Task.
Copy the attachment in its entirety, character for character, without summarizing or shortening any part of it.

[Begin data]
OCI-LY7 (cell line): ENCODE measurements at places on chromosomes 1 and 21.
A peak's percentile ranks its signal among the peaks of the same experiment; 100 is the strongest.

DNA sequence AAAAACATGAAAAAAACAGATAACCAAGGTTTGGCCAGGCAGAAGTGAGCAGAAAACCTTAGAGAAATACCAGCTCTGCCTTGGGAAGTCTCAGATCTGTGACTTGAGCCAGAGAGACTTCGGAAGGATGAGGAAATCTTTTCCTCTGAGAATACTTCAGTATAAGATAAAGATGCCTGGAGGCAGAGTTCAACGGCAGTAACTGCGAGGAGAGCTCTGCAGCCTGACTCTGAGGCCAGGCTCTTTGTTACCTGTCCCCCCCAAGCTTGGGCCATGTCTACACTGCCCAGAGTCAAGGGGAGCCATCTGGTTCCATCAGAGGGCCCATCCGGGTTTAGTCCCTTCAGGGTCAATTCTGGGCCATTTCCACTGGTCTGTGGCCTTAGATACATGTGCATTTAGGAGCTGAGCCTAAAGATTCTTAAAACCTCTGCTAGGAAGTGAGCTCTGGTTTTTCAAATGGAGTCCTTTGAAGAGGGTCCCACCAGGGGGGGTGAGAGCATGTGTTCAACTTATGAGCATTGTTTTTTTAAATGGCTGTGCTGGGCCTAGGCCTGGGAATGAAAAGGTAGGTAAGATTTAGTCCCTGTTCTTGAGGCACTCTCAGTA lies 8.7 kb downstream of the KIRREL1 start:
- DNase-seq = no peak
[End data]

OCI-LY7 (cell line): ENCODE measurements at places on chromosomes 1 and 21.
A peak's percentile ranks its signal among the peaks of the same experiment; 100 is the strongest.

DNA sequence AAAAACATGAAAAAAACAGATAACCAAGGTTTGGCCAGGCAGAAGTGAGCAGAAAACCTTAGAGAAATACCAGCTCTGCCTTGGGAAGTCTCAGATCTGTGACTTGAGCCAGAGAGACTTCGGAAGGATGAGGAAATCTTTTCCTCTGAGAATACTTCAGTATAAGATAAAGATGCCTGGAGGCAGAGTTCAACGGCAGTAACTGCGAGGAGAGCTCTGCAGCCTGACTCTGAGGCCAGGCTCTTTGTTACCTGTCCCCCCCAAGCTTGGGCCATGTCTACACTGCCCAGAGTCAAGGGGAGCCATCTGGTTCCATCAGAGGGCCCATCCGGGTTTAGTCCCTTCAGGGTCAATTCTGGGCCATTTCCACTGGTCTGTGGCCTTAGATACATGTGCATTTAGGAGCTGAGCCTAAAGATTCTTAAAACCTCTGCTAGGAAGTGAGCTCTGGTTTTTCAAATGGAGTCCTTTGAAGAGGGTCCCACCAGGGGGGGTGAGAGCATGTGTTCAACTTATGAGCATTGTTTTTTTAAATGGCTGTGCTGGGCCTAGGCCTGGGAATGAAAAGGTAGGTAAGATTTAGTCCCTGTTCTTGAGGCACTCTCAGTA lies 8.7 kb downstream of the KIRREL1 start:
- DNase-seq = no peak